The weakened rand is a double-edged sword. It is positive on the revenue line, but a company like Exxaro, which wants to grow, gets caught out on importing. Really, we just want a rand which has a market-based value and is not volatile.

The latest figures show Exxaro’s production has increased 9% year-on-year. Do you expect this trend to continue?

Exxaro expects further improvement in production next year, as we account for a full year of production from ECC (previously Total SA) acquisition. In addition, production will increase despite some mines, such as Inyanda, coming to an end. The supply of coal to Medupi, which has not yet reached its peak, will continue to increase as this power station ramps up to full capacity, which will be a huge production growth-driver for Exxaro over the next three to five years. We are also planning additional projects, such as Belfast, whose 2.2 million Mt, by 2019, will be destined for exports. The Thabametsi coal IPP, for the generation of 600MW of electricity, is another source of medium to long-term growth. In the short term, Leeuwpan in Mpumalanga will be developing a new project which will contribute to increased production. We therefore foresee growth over at least the next five years. The future looks very good for Exxaro; we are also exploring further opportunities in energy and related services.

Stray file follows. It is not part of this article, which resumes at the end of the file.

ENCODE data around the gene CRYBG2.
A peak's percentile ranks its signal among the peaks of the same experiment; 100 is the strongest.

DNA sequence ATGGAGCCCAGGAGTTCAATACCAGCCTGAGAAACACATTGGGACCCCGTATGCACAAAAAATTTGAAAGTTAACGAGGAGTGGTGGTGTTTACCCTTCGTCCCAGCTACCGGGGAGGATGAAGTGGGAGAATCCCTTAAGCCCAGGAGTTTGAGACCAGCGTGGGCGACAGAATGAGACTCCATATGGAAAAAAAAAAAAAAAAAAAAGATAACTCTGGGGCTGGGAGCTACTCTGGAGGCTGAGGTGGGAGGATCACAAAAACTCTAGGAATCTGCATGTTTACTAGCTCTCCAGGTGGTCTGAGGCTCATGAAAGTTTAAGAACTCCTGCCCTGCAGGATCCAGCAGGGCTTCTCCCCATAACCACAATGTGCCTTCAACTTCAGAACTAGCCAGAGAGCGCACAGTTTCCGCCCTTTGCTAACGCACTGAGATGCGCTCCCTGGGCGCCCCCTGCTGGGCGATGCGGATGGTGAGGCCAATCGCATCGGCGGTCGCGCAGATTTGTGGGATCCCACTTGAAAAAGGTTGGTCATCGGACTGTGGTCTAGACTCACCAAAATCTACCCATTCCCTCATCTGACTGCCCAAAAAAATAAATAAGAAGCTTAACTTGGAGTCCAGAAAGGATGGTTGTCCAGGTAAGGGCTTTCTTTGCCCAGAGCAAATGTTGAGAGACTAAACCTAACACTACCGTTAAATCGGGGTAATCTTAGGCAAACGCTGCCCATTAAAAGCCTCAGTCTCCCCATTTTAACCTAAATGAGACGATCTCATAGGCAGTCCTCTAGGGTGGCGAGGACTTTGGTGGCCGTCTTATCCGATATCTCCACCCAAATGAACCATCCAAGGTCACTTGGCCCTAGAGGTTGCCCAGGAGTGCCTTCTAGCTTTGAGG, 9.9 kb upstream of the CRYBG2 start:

What efforts has Exxaro made to improve its environmental record?

Exxaro recognizes that there may be a declining long-term trend in the use of coal. Climate risk is real, and we are not challenging the science; coal is a major contributor to this risk. We have a responsibility to South Africa’s supply of electricity to continue producing coal, but we have to question whether we should expand any further, in a significant way, in this commodity. This is where our investment in Cennergi – a wind-based electricity-generating company, jointly owned with Tata Power – comes in. Internally, Exxaro has succeeded in growing production without significantly increasing emissions, and its use of water is increasingly efficient.  Future business opportunities will be based on how we can improve the use and availability of energy, water and land assets.